Deep-fried dough sprinkled with salt. That's how Bill Espinoza, owner of the Navajo Hogan restaurant in South Salt Lake, ate fry bread as a child. And that's how the New Mexico native prefers it today.
Most of his customers would never think of eating it so plain. They order the hot, golden discs slathered with honey and butter; or as a Navajo taco — topped with meat and beans, lettuce, tomatoes and salsa.
Espinoza and his wife Marcie have been running the "Home of the Navajo Taco," since 1989 from a plain, cinder block building at 447 E. 3300 South. When it opened, it was one of the few restaurants in the country that served Native American fare.
"It was a gamble," Bill Espinoza said about opening the restaurant with such a specific culinary focus.
Utahns usually can find fry bread and Navajo tacos during summer fairs and festivals — like the one-day Native American celebrations taking place on July 24 in Salt Lake City and South Jordan (see box).
But other times of the year, the Navajo Hogan has often been the only source.
Within the last year, however, two more eateries with a Native American focus have opened in Salt Lake City, including Black Sheep at Epic Brewing, 1048 E. 2100 South, and The Blue Bird Stand, a mobile food vendor that parks on the weekends at the Native American Trading Post, 3971 S. Redwood Rd.
Deep-fried history • Pioneer Day is an appropriate time to pay homage to fry bread. After all, American Indians are an important — but often overlooked — part of July 24 celebrations. From the Shoshone and Goshutes to Utes, Paiutes and Navajo, some 20,000 are said to have lived in the area that now encompasses Utah in 1847, when the Mormon pioneers arrived.
Fry bread is a recent addition to American Indian cuisine, originating in 1860 when about 8,000 Navajos were driven from their land by U.S. troops and sent to a reservation in Fort Sumner, N.M. The government provided the tribe with only limited food staples, including white flour and lard. The Navajo made the best of what they had been given, turning the flour into flat discs of dough and cooking them in hot grease.
Through the years, the bread became the foundation for the Navajo or Indian tacos, considered the state dish of Arizona.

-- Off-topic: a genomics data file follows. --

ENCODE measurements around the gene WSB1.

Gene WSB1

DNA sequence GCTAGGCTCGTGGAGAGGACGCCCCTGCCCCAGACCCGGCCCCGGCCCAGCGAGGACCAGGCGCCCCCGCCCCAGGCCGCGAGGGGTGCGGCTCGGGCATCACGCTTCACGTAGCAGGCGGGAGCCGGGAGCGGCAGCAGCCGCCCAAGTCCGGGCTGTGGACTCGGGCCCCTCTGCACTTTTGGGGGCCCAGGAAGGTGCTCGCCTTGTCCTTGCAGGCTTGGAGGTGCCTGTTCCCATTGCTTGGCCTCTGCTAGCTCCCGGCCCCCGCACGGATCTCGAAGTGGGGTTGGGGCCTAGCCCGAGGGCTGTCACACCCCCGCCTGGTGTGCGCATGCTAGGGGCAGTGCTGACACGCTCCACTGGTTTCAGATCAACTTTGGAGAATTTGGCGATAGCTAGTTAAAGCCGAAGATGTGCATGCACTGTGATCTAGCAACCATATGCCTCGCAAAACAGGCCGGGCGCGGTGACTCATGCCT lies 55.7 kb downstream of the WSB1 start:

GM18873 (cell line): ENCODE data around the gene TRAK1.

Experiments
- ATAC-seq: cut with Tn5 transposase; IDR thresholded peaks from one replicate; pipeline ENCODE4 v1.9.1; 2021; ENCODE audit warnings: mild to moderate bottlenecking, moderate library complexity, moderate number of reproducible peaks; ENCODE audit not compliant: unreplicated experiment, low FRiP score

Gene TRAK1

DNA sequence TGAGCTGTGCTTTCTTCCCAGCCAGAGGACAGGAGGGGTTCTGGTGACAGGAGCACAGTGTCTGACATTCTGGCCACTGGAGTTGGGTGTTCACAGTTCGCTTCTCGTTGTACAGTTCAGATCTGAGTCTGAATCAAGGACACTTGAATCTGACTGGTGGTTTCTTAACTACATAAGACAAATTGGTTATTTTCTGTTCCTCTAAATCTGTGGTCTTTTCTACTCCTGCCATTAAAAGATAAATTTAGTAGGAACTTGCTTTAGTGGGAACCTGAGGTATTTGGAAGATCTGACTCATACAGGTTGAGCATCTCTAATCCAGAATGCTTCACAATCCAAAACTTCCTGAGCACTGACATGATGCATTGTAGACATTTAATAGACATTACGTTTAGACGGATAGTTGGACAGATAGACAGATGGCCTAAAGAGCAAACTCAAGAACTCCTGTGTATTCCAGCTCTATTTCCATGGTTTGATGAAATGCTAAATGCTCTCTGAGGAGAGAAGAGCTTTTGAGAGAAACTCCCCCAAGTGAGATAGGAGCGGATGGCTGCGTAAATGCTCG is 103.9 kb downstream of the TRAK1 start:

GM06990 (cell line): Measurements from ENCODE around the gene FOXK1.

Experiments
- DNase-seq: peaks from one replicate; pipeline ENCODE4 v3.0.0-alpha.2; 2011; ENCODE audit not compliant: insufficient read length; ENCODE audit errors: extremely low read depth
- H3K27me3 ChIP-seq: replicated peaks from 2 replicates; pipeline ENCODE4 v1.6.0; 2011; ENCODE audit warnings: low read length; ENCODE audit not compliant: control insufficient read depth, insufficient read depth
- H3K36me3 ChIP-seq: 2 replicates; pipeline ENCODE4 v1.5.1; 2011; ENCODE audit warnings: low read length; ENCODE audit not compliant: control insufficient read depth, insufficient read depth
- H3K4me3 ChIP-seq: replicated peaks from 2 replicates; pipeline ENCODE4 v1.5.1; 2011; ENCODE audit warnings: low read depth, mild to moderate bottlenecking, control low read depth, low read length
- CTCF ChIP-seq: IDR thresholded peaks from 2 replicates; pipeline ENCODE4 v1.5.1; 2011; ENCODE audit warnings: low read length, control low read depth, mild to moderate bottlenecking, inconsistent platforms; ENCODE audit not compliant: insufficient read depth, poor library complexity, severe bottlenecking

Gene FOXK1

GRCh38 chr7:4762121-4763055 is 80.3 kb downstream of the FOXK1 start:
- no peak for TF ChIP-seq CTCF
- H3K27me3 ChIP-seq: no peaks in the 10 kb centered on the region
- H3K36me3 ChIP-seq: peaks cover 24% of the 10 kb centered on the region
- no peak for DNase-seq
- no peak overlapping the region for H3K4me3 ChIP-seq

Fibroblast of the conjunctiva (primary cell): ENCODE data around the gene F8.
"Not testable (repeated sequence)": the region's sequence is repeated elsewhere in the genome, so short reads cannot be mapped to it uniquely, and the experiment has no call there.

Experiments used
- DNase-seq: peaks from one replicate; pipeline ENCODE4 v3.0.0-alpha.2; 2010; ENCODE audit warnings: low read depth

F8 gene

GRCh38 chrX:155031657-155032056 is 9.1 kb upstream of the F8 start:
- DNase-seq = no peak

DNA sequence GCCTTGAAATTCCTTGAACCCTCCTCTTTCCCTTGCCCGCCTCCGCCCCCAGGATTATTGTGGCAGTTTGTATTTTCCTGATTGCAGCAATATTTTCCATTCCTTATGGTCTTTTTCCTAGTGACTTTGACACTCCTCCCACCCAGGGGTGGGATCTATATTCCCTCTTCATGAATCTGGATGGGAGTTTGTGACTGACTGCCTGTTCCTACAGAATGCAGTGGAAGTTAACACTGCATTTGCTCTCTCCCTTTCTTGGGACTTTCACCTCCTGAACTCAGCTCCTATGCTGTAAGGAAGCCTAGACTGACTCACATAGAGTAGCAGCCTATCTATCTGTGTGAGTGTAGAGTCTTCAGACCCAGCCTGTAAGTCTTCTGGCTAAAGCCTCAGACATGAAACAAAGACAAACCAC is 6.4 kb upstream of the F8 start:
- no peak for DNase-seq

While some may say the fried dough is a symbol of oppression, that’s not how Bleu Adams, owner of Black Sheep at Epic Brewing (where fry bread and a beef brisket Navajo taco are served), looks at it. “For me, it speaks to the perseverance and ingenuity of native peoples, fusing food cultures much like the beignets of the South (French/Creole) or even shina soba (ramen, China/Japan),” she told The Tribune.
There are other names for fried bread dough. Western pioneers — including the Mormons who came to Utah — called these creations "dough gods."
In New Mexico and other parts of the southwest, they are referred to as sopaipillas. And, weirdly, in modern-day Utah, they have been dubbed scones — which causes some confusion with the small, triangular shaped scone served with high tea in England, Scotland and Ireland.
Adams said the leavening agent is what distinguishes traditional fry bread — made with flour, water and baking powder— from scones, which are made with yeast.
Road food favorite • Navajo Hogan got its big break when authors Jane and Michael Stern included it in their popular "Road Food" eating guides. After that, people from all over the country and the world would stop in for a taste of the southwest.
Through the years, the restaurant has had its share of celebrity visitors, said Espinoza, who has an autographed photo of former "Tonight Show" host Jay Leno. The cast from "Touched by an Angel," which was filmed a few blocks east at Granite Hight School, were known to drop by.
A graduate of the University of New Mexico, Espinoza is part-Latino but identifies more with the Navajo portion of his family heritage. He worked in minority affairs under former Gov. Scott Matheson and in the banking industry before persuading Marcie to open Navajo Hogan.
"I was cooking Navajo tacos at home one night and Bill said 'Why don't we start selling these?' " his wife remembered. At the time, she had a full-time job and thought it was a crazy idea. Bill, an avid runner, celebrated the restaurant grand opening with a 5K run that he continued to sponsor for many years.
The small, 10-table dining room has changed little over the years. It still feels like a grandmother's kitchen with its homey tablecloths and Native American and Southwest touches on the walls. If Espinoza knows you — and he's not busy taking orders and giving change — he might sit down at your table, tell you a joke or discuss the latest news.
The menu at Navajo Hogan is small, but affordable, everything costs less than $10. Fry bread is available plain, sweet or made with blue corn. Navajo tacos can be ordered with choice of ground beef and beans (traditional), chicken, green chile or vegetarian. Mutton stew is available on Saturdays.
"He's kept it simple, affordable and authentic," said Curtis Lane, a resident of Eagle Mountain and a customer for more than two decades. "You're doing something right if you've stayed in business that long."
Espinoza said he has thought about retiring, "but if I leave, what will I do?" he asked. "The best part of this restaurant is meeting people from all over the world. We talk about fry bread and different cultures."